According to Professor Julian W. Sauls on the Texas A&M Extension website, limes are second only to lemons in terms of their importance in food and industrial uses. Lime trees grow in the wild and for agricultural purposes and are becoming increasingly popular as potted trees. Although known for their fruit, their nondescript leaves support their life and indicate to their caretakers when something is amiss.
Lime tree leaves are broad, slightly heart-shaped and medium green, and the halves are not symmetrical. The edges of the leaf are jagged with many tiny "teeth." The underside of the leaf is lighter than the top, and the leaf's veins are displayed prominently. Some species of lime trees have tufts of hair where the leaf veins fork. Other species, such as the kaffir lime tree, have leaves shaped in unexpected and distinct ways.
Lime tree leaves produce energy for the tree through photosynthesis. When light strikes the leaf, small structures called chloroplasts absorb the energy, becoming excited and causing a series of chemical reactions that produce sugar from water and carbon dioxide. This sugar powers the plant's life processes and collects in its fruits, giving limes their sweet flavor. Plants can feed themselves using energy from the sun. Lime trees use this energy to produce fruit and leaves--both used in cooking--to feed organisms higher on the food chain.
Lime trees are subtropical evergreens, so they do not normally lose all of their leaves at any single time. This feature confines lime trees to warmer climates, where their leaf tissues will not become damaged by low temperatures and frosts. When grown indoors or in containers, leaf loss generally indicates the plant is stressed, receiving too much or too little water or is in need of fertilizer. Diseases and pest infestations may also cause leaf loss.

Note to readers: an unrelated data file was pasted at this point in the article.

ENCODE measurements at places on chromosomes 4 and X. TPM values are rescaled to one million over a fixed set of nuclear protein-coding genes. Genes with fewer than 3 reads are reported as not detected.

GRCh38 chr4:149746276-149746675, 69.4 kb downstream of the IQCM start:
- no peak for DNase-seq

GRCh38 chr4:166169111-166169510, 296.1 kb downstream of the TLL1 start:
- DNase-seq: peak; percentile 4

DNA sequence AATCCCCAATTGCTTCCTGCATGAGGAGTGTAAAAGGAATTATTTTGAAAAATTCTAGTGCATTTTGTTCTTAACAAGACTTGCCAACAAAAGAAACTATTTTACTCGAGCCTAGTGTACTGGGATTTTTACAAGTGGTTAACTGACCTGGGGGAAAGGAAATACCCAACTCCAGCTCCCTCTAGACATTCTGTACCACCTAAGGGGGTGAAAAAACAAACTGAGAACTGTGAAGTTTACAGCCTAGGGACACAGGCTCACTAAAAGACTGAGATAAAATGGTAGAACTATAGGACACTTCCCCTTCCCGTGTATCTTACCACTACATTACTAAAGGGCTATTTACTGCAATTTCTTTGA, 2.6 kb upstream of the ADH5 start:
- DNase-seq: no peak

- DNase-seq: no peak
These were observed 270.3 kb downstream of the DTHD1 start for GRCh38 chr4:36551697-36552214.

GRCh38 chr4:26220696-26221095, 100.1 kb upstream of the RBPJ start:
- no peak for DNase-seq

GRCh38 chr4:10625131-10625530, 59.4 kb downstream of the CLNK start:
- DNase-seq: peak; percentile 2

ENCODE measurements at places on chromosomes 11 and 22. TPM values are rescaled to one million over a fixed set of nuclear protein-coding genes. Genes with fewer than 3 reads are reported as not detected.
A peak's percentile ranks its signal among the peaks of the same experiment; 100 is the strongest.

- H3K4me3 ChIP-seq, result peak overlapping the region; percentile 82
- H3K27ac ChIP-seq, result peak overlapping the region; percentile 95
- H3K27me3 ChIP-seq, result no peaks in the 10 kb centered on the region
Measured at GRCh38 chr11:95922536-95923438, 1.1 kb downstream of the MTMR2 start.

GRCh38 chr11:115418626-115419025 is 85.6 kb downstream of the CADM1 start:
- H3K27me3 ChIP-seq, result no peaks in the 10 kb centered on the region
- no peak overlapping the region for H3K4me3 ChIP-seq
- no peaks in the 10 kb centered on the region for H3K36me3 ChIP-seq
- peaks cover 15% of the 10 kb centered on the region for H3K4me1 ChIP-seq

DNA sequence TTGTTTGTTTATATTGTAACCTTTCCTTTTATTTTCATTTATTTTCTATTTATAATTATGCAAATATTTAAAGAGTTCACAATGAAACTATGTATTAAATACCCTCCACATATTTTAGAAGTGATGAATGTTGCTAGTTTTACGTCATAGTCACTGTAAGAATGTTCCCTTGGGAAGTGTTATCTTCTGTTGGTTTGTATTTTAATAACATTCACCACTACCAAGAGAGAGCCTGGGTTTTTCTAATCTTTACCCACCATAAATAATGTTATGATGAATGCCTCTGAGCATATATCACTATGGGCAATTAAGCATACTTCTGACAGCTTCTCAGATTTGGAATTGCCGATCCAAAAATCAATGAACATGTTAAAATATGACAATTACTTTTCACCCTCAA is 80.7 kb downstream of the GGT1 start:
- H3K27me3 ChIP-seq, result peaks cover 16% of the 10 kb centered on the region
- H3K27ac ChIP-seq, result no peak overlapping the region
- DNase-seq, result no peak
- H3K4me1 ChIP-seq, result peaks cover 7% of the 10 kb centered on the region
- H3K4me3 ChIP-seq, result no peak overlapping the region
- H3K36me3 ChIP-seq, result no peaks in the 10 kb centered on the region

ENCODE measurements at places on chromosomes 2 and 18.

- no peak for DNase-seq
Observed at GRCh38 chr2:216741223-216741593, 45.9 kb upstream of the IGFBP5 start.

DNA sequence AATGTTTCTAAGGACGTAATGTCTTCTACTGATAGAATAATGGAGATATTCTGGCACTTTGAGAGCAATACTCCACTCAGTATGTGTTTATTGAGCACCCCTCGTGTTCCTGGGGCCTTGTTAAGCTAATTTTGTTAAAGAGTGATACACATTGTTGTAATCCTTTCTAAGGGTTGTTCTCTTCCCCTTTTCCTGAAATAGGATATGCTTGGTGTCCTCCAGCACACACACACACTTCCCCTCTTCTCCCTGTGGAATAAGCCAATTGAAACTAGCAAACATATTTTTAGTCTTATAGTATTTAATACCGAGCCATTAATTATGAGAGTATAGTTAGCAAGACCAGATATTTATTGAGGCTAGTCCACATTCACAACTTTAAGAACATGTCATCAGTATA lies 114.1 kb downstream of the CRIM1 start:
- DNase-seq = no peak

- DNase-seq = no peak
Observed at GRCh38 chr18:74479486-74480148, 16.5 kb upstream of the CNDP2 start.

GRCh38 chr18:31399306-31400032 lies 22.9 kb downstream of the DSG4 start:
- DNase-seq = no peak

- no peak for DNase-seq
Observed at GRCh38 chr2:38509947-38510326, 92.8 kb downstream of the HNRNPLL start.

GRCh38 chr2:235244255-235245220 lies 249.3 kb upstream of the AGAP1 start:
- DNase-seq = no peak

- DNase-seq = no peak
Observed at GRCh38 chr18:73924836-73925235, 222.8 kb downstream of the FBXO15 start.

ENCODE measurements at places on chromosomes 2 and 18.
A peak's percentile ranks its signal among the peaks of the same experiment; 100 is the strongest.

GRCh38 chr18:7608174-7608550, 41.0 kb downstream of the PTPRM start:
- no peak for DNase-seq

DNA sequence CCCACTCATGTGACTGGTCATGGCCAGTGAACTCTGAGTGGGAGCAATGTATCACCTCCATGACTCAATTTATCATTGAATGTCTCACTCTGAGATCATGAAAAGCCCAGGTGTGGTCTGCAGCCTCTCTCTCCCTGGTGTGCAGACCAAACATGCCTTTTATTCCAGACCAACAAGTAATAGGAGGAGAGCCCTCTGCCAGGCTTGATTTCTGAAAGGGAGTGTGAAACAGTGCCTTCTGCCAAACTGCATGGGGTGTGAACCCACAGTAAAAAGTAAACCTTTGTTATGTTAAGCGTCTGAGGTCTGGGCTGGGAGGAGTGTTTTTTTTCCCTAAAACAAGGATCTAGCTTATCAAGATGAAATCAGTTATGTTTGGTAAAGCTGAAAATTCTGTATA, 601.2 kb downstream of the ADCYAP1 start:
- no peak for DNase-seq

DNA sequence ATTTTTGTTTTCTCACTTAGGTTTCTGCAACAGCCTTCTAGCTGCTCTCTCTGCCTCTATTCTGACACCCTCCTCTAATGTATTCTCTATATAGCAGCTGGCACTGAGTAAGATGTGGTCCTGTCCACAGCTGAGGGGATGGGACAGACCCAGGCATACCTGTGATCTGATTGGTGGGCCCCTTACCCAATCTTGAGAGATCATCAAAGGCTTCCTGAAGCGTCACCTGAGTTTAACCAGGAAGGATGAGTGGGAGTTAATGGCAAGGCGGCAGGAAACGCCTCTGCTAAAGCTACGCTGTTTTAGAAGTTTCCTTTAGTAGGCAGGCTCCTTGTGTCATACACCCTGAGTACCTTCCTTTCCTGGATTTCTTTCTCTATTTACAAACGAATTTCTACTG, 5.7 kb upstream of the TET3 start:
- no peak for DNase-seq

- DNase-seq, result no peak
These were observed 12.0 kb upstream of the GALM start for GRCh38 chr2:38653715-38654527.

Citrus trees, including lime trees, are prone to diseases and pest infestations. Leaves that develop spots or discoloration are often affected with a fungal disease, such as greasy spot or sooty mold. Diseases may also cause lime trees to shed their leaves. Insect pests that affect lime tree leaves include caterpillars, aphids, whiteflies, scales and snails. These pests may chew holes in leaves or drain the sap, causing the leaves to become dry, curled and deformed.
Thai recipes often call for kaffir lime leaves, which are either sliced into thin strips for use in curries and stir fry or used whole to flavor soups, similar to bay leaves. Kaffir lime leaves have a distinctive appearance, resembling two leaves stuck together, end to end. To prepare them, leaves should be tightly rolled and sliced as thinly as possible to distribute the strong flavor throughout the dish.